Where do the two men who would be President stand on crucial questions about science? Mitt Romney and Barack Obama have released their answers to a series of incisive, science-themed questions assembled by ScienceDebate.
So now, it's your chance to judge the two major-party candidates based on the pressing questions about science and technology facing our country.
ScienceDebate is an independent citizens' initiative devoted to having Obama and Romney face off over fourteen questions on science and science policy in a publicly televised debate. Instead, though, the two candidates chose to release their answers in writing. We've already talked about why the candidates agreeing to a written response, rather than a live debate, is a bittersweet victory, but it's a victory nonetheless, and already some points worth addressing have worked their way into view.
You'll want to head over to SciAm for a side-by-side comparison of the candidates' (sometimes extensive, but almost always fluffy and buzzword-y) responses to each question, but here are some choice excerpts:
Research and the Future
I strongly support investments in research and development that help spur America innovation and proposed a goal that, as a country, we invest more than 3 percent of our GDP in public and private research and development-exceeding the level achieved at the height of the space race... We have invested highly in important research being done to improve the health and wellness of all Americans so that we can continue to unravel clues to treating or preventing some of life's most daunting and debilitating diseases, develop powerful new medicines, and even define strategies that will prevent disease from occurring in the first place... While making tough choices, we will continue to prioritize investments in research to ensure that our country remains a global leader and that Americans can remain innovators, working to better their lives and the lives around them.
I am a strong supporter of federally funded research, and continued funding would be a top priority in my budget. The answer to spending constraints is not to cut back on crucial investments in America's future, but rather to spend money more wisely... Good public policy must also ensure that federal research is being amplified in the private sector, and that major breakthroughs are able to make the leap from the laboratory to the marketplace... the FDA's slow and opaque approval process is rated less than one-fourth as effective as its European counterpart by medical technology companies. Robust NIH funding will only have its desired effect if paired with sensible policies that facilitate medical innovation more broadly.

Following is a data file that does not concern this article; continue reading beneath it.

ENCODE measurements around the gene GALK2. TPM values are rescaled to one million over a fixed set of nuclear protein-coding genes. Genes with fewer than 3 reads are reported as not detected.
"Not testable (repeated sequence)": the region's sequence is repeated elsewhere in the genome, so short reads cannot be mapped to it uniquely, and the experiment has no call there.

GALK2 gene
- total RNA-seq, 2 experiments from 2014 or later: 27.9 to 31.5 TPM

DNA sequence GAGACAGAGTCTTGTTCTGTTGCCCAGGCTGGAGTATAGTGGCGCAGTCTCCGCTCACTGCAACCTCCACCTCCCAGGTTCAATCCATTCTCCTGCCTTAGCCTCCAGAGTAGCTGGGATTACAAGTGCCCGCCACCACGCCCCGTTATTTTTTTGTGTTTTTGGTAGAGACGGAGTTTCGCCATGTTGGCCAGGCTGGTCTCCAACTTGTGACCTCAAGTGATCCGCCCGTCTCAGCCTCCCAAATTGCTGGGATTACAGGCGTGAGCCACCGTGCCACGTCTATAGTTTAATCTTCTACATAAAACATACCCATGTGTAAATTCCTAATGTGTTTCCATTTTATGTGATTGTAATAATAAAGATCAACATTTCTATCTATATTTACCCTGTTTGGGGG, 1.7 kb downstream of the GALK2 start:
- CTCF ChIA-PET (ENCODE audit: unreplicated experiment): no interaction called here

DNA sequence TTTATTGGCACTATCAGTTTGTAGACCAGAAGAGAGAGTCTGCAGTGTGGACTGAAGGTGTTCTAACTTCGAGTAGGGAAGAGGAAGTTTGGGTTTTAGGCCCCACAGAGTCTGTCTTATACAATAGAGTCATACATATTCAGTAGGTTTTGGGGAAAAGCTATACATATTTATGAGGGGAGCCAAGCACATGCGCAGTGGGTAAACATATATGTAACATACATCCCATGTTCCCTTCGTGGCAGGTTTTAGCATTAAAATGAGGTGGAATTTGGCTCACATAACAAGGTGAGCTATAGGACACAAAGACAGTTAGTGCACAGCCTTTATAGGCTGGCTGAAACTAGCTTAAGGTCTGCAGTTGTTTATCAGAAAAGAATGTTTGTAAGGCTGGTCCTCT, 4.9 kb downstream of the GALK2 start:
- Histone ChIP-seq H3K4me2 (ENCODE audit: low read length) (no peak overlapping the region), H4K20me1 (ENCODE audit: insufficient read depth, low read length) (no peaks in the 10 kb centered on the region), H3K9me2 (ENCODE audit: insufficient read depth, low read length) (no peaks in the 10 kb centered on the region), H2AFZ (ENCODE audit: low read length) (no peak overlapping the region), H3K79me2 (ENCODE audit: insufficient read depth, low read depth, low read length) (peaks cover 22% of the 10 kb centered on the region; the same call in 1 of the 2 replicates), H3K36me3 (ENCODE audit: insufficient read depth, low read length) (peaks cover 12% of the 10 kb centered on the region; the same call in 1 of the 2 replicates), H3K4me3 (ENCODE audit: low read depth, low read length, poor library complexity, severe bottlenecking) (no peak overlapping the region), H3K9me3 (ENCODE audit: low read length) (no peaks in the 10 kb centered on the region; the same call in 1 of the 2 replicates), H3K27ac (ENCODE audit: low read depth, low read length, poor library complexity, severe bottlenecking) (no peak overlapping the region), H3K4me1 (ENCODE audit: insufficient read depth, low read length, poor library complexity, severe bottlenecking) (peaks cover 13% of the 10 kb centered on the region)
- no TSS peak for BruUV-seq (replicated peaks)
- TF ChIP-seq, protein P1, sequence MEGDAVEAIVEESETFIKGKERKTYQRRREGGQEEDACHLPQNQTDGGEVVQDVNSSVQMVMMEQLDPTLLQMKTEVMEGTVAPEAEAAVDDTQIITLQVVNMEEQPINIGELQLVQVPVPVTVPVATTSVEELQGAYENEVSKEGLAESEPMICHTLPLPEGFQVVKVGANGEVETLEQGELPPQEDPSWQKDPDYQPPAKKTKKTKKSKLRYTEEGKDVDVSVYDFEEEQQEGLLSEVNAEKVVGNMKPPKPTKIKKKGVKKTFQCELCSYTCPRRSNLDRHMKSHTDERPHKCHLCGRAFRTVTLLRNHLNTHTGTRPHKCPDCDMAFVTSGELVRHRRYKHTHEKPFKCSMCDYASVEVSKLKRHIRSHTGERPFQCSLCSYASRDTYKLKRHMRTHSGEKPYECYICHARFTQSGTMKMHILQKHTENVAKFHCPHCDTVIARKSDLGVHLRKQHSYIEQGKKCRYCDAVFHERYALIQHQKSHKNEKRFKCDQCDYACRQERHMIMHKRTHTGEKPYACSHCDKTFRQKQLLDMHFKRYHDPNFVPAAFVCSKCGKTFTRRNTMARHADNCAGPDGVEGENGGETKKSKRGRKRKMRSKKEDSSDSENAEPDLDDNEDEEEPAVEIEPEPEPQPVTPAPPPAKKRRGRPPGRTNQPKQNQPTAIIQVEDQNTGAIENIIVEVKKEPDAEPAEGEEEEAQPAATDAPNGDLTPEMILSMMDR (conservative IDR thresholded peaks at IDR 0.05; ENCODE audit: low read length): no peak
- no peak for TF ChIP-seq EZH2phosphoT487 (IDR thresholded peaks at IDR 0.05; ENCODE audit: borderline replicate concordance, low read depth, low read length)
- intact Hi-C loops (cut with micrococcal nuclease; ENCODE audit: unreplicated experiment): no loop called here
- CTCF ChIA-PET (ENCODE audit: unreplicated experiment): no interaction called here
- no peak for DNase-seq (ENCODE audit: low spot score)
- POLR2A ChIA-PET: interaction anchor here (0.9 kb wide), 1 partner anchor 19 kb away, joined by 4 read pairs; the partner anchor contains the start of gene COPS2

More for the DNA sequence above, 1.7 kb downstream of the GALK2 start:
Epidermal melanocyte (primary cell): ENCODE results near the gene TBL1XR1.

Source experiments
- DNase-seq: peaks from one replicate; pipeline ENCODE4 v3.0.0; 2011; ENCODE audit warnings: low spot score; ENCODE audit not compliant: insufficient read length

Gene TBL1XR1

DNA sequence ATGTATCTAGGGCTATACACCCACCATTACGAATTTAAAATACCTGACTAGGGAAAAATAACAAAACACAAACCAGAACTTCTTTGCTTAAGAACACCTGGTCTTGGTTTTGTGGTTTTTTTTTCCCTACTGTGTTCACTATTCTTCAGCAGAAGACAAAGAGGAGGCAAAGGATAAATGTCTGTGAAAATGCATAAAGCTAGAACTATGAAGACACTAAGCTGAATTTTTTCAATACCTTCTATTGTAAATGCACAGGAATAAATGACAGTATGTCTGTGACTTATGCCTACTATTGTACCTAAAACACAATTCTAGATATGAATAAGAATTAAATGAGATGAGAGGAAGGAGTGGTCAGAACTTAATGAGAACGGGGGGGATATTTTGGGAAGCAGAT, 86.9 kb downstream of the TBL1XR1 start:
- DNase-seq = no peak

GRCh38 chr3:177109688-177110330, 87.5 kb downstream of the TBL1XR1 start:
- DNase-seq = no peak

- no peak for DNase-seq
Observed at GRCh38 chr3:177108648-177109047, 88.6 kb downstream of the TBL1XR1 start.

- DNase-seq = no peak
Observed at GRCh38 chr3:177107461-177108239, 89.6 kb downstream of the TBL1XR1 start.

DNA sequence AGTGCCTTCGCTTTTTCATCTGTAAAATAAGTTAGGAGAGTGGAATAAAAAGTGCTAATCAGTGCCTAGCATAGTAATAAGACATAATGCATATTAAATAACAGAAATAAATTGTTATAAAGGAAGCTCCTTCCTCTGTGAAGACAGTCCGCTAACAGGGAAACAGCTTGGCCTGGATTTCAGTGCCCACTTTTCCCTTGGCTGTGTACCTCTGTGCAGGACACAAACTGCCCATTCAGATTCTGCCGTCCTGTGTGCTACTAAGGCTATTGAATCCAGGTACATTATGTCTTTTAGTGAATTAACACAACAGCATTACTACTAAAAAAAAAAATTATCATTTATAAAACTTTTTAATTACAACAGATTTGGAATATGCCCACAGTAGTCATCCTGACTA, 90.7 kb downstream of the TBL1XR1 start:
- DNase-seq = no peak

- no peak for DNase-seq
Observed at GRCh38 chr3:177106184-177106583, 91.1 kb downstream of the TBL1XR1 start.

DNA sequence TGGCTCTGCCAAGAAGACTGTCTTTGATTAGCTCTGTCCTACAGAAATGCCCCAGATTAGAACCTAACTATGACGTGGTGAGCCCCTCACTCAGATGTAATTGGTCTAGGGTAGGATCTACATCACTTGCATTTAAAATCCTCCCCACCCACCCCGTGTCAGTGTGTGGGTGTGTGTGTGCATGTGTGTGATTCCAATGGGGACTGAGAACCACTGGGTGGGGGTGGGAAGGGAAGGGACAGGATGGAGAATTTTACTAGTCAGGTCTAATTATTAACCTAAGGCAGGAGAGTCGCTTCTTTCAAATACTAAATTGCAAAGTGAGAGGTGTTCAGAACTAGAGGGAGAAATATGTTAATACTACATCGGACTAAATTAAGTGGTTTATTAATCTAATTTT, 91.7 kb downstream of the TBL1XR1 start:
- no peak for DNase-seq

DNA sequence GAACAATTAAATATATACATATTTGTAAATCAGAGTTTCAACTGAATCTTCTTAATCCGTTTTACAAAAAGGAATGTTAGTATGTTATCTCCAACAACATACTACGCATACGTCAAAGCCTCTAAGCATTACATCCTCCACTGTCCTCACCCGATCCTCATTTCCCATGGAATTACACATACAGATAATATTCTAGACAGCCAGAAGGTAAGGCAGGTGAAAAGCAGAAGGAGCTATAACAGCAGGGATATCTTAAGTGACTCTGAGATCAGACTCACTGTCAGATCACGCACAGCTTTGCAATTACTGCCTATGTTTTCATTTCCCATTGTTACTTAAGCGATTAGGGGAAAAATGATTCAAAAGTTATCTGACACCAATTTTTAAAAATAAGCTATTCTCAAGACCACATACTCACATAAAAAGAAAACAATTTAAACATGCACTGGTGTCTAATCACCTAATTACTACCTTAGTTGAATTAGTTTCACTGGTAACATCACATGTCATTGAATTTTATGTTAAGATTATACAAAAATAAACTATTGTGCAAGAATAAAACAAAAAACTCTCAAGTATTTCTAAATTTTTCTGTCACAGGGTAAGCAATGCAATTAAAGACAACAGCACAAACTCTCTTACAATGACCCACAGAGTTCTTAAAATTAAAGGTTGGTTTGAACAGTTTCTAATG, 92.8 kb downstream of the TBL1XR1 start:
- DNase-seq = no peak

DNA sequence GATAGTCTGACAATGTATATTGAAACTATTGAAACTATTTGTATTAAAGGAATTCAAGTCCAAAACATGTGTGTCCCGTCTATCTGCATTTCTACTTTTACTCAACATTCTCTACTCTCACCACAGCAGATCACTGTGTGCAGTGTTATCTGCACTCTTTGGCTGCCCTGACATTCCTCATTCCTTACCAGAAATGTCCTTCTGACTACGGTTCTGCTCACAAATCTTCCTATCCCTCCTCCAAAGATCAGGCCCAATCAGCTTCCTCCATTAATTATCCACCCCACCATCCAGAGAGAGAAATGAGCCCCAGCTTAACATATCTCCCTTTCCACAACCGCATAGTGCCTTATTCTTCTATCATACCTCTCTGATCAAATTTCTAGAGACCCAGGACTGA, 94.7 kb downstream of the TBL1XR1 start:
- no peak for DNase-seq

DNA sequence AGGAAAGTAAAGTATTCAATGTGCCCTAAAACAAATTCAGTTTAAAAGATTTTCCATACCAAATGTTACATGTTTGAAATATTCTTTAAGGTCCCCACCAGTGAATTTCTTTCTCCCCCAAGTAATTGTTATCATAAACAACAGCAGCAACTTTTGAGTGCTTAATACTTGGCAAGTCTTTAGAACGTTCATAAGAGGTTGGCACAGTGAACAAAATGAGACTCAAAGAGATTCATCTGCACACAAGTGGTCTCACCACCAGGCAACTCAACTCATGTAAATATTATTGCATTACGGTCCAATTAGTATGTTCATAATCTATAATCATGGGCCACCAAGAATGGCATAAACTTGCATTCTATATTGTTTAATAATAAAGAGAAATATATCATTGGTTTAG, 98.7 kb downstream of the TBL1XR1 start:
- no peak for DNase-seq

Climate change is the one of the biggest issues of this generation, and we have to meet this challenge by driving smart policies that lead to greater growth in clean energy generation and result in a range of economic and social benefits.
I am not a scientist myself, but my best assessment of the data is that the world is getting warmer, that human activity contributes to that warming, and that policymakers should therefore consider the risk of negative consequences. However, there remains a lack of scientific consensus on the issue - on the extent of the warming, the extent of the human contribution, and the severity of the risk - and I believe we must support continued debate and investigation within the scientific community.
Pandemics and Biosecurity
I have no doubt that we can counter any threat we face, but we cannot face it alone. We must continue to work with our international partners, remain diligent in seeking out new threats, and prepare to act should a need arise.
To further improve preparedness, we must continue to invest in the best public health monitoring systems that can be built. I will also encourage advancements in research and manufacturing to increase scientific understanding of new pathogens and improve response time when they emerge. The development of new countermeasures, from diagnostics to antibiotics and antivirals to respirators, will help protect human lives in the face of new bugs and superbugs.
A free and open Internet is essential component of American society and of the modern economy. I support legislation to protect intellectual property online, but any effort to combat online piracy must not reduce freedom of expression, increase cybersecurity risk, or undermine the dynamic, innovative global Internet.
It is not the role of any government to "manage" the Internet. The Internet has flourished precisely because government has so far refrained from regulating this dynamic and essential cornerstone of our economy. I would rely primarily on innovation and market forces, not bureaucrats, to shape the Internet and maximize its economic, social and scientific value.
From investing in research on advances in spaceflight technology, to expanding our commitment to an education system that prepares our students for space and science achievements, I am committed to strengthening the base for America's next generation of spaceflight. No other country can match our capabilities in Earth observation from space. In robotic space exploration, too, nobody else comes close. And I intend to keep it that way.
A strong and successful NASA does not require more funding, it needs clearer priorities. I will ensure that NASA has practical and sustainable missions. There will be a balance of pragmatic and top-priority science with inspirational and groundbreaking exploration programs.
Read the rest of the candidates' answers in their entirety over at SciAm.